When there are differences between the sound of DACS, it could only be in the analogue section. I have, for instance, a CD player with a tube analogue section, and it certainly does sound colored. That is what to look for if one can actualy, for the sake of argument, hear differences between DACS. There should be a lot that sound the same and a few that don't.
The ones that sound the same are OK. The others are not transparent; they are colored. That is something a DAC should never be, so avoid them. These would be either dreadfully designed cheap models or high end models that suffer from attempts to improve - or over improve to be precise - the basic, already perfect DAC. That is, perfect in that its distortions are inaudible, easy to achieve. It brings to mind the individuals (and companies) who look at a good design and decide the op amps are not good enough in a piece of gear. They substitute better thought of op amps and mess everything up, yielding a worse sounding unit.
In their arrogance, they forget that the designers of integrated circuits know better than anyone else how to use them. Op amps in particular are very application specific, even more than most ICs. Audio history is full of very over priced electronics that are great sounding designs right out of the manufacture's application books. I guess the fancy casework was worth the extra zero or two on the price tag. But not for me. I'm buying sound, not furniture, but that is another topic in sound science.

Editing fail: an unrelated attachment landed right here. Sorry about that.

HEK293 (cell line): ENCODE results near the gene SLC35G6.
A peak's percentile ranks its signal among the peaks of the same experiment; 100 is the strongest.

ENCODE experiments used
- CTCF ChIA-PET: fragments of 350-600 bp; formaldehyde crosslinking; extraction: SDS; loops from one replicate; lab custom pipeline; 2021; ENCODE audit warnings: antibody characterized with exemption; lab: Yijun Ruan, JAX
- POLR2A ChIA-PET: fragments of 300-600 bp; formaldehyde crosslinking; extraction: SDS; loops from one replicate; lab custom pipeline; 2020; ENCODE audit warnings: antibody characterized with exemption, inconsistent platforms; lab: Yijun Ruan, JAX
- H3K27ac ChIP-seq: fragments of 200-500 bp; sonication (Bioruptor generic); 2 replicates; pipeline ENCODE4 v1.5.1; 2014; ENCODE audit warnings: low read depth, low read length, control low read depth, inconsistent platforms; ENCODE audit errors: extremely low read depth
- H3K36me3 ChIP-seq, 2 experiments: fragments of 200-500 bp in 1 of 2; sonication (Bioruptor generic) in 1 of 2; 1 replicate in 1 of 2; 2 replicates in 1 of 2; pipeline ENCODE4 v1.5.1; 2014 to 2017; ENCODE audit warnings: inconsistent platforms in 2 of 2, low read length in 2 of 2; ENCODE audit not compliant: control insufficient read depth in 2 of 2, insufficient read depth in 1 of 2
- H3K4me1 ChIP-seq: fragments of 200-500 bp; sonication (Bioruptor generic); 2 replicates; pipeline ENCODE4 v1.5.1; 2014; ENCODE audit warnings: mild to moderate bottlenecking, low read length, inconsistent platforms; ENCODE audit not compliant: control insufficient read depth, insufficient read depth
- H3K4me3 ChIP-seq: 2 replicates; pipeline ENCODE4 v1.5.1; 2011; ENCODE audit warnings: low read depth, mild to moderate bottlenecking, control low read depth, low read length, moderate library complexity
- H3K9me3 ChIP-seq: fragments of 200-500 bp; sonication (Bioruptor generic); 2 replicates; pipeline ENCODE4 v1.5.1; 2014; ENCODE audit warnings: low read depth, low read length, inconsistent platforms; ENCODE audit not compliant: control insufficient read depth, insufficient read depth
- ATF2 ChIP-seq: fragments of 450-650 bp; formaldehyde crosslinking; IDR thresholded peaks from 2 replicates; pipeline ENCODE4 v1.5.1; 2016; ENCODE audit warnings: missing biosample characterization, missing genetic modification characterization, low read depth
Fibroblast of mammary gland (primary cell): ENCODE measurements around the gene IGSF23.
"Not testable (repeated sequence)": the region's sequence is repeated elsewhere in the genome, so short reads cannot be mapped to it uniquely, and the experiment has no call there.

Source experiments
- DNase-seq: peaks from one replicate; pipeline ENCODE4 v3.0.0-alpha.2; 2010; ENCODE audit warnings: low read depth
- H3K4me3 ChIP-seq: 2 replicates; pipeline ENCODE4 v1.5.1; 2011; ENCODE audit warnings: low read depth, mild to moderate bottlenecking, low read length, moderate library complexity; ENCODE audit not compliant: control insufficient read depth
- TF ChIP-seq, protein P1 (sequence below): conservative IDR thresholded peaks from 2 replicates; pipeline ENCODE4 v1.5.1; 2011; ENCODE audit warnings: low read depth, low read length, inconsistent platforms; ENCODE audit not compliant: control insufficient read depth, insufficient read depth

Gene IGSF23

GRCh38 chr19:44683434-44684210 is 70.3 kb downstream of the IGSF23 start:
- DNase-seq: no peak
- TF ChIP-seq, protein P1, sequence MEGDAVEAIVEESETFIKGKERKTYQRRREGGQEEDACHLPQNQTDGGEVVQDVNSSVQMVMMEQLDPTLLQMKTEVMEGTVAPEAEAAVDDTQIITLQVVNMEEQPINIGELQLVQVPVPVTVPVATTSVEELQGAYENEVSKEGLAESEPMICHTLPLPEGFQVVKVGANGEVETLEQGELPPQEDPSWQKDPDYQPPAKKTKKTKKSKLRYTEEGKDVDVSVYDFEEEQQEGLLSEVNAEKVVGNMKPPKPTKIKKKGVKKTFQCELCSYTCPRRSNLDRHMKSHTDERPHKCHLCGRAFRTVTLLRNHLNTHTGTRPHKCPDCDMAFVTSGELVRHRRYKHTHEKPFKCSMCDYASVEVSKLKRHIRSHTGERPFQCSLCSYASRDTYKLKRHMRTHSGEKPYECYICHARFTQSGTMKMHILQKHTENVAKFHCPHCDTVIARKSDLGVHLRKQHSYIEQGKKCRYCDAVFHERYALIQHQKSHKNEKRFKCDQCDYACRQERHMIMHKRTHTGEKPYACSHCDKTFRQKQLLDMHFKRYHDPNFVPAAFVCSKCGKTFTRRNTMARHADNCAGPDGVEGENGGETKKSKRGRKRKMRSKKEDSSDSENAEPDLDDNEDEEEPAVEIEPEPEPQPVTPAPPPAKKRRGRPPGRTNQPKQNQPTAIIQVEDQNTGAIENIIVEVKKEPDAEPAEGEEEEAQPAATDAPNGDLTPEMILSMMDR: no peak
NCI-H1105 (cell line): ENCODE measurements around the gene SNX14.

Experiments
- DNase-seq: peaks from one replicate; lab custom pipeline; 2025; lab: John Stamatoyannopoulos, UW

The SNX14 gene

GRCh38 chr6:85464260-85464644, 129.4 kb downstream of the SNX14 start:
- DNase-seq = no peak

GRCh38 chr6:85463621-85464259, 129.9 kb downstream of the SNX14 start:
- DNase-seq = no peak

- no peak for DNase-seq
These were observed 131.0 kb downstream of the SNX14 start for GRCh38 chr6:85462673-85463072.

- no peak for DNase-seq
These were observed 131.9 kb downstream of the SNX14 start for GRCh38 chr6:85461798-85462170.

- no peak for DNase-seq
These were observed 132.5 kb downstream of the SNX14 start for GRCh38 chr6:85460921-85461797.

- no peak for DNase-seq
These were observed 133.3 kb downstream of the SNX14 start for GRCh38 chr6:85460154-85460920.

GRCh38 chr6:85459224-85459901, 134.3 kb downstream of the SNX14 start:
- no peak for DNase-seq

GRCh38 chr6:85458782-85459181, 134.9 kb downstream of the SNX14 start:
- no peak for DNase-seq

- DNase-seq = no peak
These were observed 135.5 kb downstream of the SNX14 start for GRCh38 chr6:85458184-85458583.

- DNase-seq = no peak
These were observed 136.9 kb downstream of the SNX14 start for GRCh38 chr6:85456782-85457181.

Another thing about op amps. Other than varying in noise level - from inaudible to even less I might add - they tend to be nearly perfect. This is partially because of ideally integrated layout and partially because they are so compact. It is highly unlikely that their audio performance will ever be equalled by discrete, non chip op amps. It is an uninformed prejudice that ICs can't sound as good or better than discrete component circuits. A visually clued observation that the little chip could not possibly be as good as all those big, expensive parts. A dual jfet input op amp is thing of wonder; do not underestimate it.
Bear in mind that I am not immune from liking my particular taste in distortion. I use a FirstWatt F2Jfet that is single ended, single stage, feedback free and class A. Nelson Pass, the designer, gladly reveals where and how much it strays from distortion free. But both he and I love the way it plays music. A similar situation, some tube amp users love the sound of their transformers. The point is, none of this thinking belongs in a DAC. If it is not transparent the benchmark for your system is lost. Get everything to be transparent and flat, then alter to taste. To not do so will indeed result in a never ending quest all right. Never knowing where you are or exactly where you have been.
Edited by Clarkmc2 - 7/6/12 at 11:59am